Visit with family of Catherine Bastian - Dubuque area "ham can" grotto artist

A few weeks ago on my way driving back from a bathtub-grotto demonstration at the Antique Spectacular Show in Cedar Falls I spotted a stunning construction on the front lawn of an old farm house of Highway 20 while passing through the tiny town of Earlville, Iowa. Somehow I had driven past this house countless times over the past 5 years or so and never noticed it until now. I left a note in the mailbox asking for more information about the grotto and eventually received calls back from the creator's niece and nephew.  They informed me that their aunt Catherine had created 7 large grottoes like the one I saw in addition to 900 small grottoes made from cans of ham!  This was thrilling news to me because I had purchased a ham-can grotto from Goodwill years ago and despite my best efforts had been unable to find any clues about it's origins. In fact, the little grotto was a major catalyst for my project in the first place, and helped me to connect with my project partner, Tracy, who also owned a ham can grotto. (note: I have been unable to find any of the additional large grottoes, and they may not still be in existence. ) I hope to follow up with the family and potentially do a filmed interview.

Grotto-inspired "sculptures"

These past few months I've been experimenting with making some grotto-inspired sculptures- or as I prefer to call them- '3D collages' with various materials in my home studio. So far, my favorite thing to use is paper mache clay. It's really amazing how strong mulched paper is! I have a lot of pieces in various stages of progression right now. I seem to be unable to work on one piece at a time....One of my goals for this year is to have proper studio space outside of my home. Art has a way of taking up incredible amounts of space! My other goal is to start connecting with galleries.


The challenges of working with extremely heavy materials

I must admit- when I first embarked on this project I had no experience working with concrete, mortar, or bathtubs. I had never picked up a bag of mortar or cement. I had certainly never tried lifting a cast iron bathtub. If i had known how heavy they were, I might have been chickened out.  This is almost embarrassing to write, but I had originally envisioned myself working on the concrete and cast iron grottoes in my second floor apartment studio.  How naive... I thought- what could be so heavy that two grown men can't carry it out? They've carried sofas out!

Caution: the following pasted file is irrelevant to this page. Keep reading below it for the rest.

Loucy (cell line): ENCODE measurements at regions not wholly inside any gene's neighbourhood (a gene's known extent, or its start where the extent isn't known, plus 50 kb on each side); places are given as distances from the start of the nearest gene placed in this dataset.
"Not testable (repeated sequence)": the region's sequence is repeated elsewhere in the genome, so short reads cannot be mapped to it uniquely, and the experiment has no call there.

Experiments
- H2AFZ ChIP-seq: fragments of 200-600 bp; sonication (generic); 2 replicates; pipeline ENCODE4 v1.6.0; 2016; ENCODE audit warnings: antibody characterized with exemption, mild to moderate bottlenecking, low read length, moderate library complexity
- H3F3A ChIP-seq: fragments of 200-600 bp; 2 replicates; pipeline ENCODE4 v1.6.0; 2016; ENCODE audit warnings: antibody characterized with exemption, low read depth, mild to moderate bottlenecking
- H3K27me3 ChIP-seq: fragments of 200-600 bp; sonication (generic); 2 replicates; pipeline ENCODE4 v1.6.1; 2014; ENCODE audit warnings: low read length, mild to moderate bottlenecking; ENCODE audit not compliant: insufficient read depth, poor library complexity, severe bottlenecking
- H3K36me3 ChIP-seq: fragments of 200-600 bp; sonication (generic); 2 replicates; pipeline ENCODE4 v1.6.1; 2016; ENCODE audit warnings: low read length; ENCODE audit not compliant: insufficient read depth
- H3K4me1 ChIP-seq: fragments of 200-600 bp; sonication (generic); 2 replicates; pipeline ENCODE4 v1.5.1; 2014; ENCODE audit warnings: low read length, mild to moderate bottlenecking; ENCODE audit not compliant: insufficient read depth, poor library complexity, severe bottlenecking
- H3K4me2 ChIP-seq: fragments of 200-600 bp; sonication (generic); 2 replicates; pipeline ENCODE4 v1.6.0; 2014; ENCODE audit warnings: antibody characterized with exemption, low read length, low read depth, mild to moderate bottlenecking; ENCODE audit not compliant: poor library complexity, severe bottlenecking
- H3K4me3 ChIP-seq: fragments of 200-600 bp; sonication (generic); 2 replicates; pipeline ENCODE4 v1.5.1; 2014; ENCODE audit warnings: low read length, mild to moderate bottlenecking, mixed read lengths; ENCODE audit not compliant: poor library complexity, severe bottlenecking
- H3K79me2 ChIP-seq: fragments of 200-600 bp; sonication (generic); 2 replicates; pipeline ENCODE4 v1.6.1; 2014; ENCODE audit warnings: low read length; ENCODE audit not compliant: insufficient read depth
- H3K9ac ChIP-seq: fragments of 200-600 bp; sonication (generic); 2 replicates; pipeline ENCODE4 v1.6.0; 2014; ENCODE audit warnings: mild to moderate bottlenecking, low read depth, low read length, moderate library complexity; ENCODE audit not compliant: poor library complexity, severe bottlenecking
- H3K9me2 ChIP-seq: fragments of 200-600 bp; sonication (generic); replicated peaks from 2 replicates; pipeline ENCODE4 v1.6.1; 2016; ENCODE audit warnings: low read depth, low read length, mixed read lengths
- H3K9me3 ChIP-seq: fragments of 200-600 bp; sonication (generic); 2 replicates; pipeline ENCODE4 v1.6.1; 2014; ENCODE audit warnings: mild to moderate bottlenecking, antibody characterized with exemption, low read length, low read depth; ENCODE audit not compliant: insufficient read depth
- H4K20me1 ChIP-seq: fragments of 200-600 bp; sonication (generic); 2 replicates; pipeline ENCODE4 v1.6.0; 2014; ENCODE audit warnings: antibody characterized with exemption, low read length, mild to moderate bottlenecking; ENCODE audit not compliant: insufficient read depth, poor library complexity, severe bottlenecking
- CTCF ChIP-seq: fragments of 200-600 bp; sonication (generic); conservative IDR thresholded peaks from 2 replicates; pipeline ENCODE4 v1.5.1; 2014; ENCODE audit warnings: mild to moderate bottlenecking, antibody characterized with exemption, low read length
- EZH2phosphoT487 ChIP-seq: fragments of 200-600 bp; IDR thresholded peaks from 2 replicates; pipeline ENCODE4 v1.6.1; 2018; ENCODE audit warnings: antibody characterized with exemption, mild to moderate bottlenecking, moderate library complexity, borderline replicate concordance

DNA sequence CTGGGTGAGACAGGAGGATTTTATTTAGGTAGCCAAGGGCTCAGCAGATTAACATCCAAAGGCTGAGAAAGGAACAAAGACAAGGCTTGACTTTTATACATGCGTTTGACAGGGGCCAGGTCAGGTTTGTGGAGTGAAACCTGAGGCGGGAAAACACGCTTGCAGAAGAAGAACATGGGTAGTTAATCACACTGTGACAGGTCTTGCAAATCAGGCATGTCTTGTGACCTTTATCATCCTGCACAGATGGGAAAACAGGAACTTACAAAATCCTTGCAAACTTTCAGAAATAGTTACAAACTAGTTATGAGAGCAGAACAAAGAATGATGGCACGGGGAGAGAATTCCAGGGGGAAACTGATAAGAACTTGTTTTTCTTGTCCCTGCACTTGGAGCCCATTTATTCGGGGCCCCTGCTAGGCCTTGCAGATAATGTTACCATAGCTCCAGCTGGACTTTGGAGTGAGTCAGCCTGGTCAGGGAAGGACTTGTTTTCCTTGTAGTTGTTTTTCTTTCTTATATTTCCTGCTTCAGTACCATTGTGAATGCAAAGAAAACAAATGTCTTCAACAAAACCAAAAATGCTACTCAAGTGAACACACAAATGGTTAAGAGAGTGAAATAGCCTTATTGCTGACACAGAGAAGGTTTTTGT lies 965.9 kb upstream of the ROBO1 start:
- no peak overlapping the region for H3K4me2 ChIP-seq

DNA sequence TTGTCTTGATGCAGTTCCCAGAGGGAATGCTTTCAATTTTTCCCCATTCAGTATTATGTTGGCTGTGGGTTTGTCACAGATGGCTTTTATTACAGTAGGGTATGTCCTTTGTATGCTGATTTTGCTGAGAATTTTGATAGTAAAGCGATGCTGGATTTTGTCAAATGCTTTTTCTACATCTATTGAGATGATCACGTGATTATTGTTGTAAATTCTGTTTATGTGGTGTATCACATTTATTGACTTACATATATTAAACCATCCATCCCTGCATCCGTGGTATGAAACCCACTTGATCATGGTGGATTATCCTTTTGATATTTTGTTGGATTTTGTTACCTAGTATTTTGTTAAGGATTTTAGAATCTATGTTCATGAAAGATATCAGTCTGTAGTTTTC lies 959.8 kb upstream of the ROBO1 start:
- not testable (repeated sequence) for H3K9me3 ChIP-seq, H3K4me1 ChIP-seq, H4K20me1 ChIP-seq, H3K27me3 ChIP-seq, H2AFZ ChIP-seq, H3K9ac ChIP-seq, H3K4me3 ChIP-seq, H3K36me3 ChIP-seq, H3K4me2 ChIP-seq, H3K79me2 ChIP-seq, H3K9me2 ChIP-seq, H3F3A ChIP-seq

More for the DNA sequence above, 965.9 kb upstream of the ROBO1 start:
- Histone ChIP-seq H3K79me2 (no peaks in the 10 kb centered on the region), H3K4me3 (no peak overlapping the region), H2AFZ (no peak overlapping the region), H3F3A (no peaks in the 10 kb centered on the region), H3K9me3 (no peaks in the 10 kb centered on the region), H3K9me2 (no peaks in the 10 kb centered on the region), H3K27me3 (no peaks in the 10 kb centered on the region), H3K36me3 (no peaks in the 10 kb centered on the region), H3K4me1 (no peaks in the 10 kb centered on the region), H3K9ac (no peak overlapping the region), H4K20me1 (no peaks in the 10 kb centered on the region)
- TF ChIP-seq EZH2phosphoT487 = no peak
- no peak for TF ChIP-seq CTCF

Oh....How wrong I was...

I thought I would be able to start working on my bathtubs right away- but it became clear as soon as we collected the bathtubs that they were not going upstairs- and since I would be adding hundreds more pounds of weight- it was necessary that I find out where they are going to go before I created a potentially unmovable 700? pound sculpture. I'm used to working on things spontaneously- by myself- wherever I want. This project is very different and I needed to be strategic- I wanted to avoid using my funds to move these objects more often then necessary.

I had always envisioned the bathtub grottoes in Washington Park. It's centrally located downtown between the historical post office and the Dubuque Museum of Art. Washington Park hosts tons of public events throughout the year, including one of Dubuque's biggest arts events, DubuqueFest. I thought maybe this could be a live, public event during DubuqueFest- what better way to ensure tons of visibility and public interaction? Fair-goers could learn about grottoes, donate their own materials to be used in one, and watch one being built- and maybe even help build it. I thought the Dubuque Museum of Art might be a great partner for this project so I approached them with idea and they agreed ! Exciting.

"Washington Park Gazebo Dubuque" by Dirk Hansen - Own work. Licensed under CC BY-SA 3.0 via Commons

 

Typically bathtub shrines are buried halfway, vertically, into the ground- but we wanted to avoid the trouble of digging giant holes in public property- especially since at this point we don't officially have permission to keep the bathtubs there past DubuqueFest (I am in the process of applying for a permit to display them for at least a few months after the event).

So my next issue was figuring out how to create some kind of stand for the bathtubs- I was eventually connected with woodworker Tim Hitzler, who also happens to be my neighbor. He agreed to help build wooden stands so the bathtubs could be held upright. In fact, in the process of me writing this blog post Tim texted to me to tell me that the first stand for the first bathtub stand is completed! I am going to be headed over there tomorrow morning to experiment grottifying a chunk of bathtub...wish me luck! I will be posting more details on the materials I decided to use and how everything goes. I'll probably bring my GoPro over to take a time-lapse.